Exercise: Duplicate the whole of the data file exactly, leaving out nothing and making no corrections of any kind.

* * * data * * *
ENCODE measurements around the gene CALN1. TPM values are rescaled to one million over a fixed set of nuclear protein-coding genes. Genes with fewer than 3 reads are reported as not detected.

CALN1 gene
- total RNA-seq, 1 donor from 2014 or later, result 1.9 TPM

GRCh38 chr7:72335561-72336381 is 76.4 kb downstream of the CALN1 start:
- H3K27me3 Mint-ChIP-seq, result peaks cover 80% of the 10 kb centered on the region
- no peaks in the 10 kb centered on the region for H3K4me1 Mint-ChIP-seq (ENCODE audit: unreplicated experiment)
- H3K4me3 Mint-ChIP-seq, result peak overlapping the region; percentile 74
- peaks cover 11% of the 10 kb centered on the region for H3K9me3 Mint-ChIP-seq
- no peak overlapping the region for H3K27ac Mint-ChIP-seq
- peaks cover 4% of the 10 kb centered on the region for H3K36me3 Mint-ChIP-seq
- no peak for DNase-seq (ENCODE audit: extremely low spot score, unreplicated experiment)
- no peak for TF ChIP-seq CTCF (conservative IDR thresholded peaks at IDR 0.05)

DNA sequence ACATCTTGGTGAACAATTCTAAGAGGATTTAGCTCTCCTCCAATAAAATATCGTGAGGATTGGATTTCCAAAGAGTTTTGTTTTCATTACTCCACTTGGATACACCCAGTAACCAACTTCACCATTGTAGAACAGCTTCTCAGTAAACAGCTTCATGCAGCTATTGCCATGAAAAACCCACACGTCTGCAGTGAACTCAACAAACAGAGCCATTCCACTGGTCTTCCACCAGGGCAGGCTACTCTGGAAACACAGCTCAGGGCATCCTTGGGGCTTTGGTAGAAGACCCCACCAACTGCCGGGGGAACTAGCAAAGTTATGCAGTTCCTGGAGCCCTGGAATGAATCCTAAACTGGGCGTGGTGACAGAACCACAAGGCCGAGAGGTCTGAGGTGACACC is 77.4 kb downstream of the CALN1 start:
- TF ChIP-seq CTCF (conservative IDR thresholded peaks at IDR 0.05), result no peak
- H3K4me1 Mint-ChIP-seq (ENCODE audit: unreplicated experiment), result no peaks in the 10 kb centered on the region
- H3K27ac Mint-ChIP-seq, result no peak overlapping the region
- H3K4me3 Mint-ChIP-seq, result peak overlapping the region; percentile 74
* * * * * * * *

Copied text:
ENCODE measurements around the gene CALN1. TPM values are rescaled to one million over a fixed set of nuclear protein-coding genes. Genes with fewer than 3 reads are reported as not detected.

CALN1 gene
- total RNA-seq, 1 donor from 2014 or later, result 1.9 TPM

GRCh38 chr7:72335561-72336381 is 76.4 kb downstream of the CALN1 start:
- H3K27me3 Mint-ChIP-seq, result peaks cover 80% of the 10 kb centered on the region
- no peaks in the 10 kb centered on the region for H3K4me1 Mint-ChIP-seq (ENCODE audit: unreplicated experiment)
- H3K4me3 Mint-ChIP-seq, result peak overlapping the region; percentile 74
- peaks cover 11% of the 10 kb centered on the region for H3K9me3 Mint-ChIP-seq
- no peak overlapping the region for H3K27ac Mint-ChIP-seq
- peaks cover 4% of the 10 kb centered on the region for H3K36me3 Mint-ChIP-seq
- no peak for DNase-seq (ENCODE audit: extremely low spot score, unreplicated experiment)
- no peak for TF ChIP-seq CTCF (conservative IDR thresholded peaks at IDR 0.05)

DNA sequence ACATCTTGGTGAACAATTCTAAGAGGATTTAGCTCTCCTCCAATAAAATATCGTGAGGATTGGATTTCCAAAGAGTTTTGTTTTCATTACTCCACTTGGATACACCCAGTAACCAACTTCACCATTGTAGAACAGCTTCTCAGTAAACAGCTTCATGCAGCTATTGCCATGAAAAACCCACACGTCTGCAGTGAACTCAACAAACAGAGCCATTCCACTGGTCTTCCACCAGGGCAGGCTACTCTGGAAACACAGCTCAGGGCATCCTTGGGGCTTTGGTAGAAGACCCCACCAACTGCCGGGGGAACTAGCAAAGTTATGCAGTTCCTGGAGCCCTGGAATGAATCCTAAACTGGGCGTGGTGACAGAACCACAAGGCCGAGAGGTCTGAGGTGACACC is 77.4 kb downstream of the CALN1 start:
- TF ChIP-seq CTCF (conservative IDR thresholded peaks at IDR 0.05), result no peak
- H3K4me1 Mint-ChIP-seq (ENCODE audit: unreplicated experiment), result no peaks in the 10 kb centered on the region
- H3K27ac Mint-ChIP-seq, result no peak overlapping the region
- H3K4me3 Mint-ChIP-seq, result peak overlapping the region; percentile 74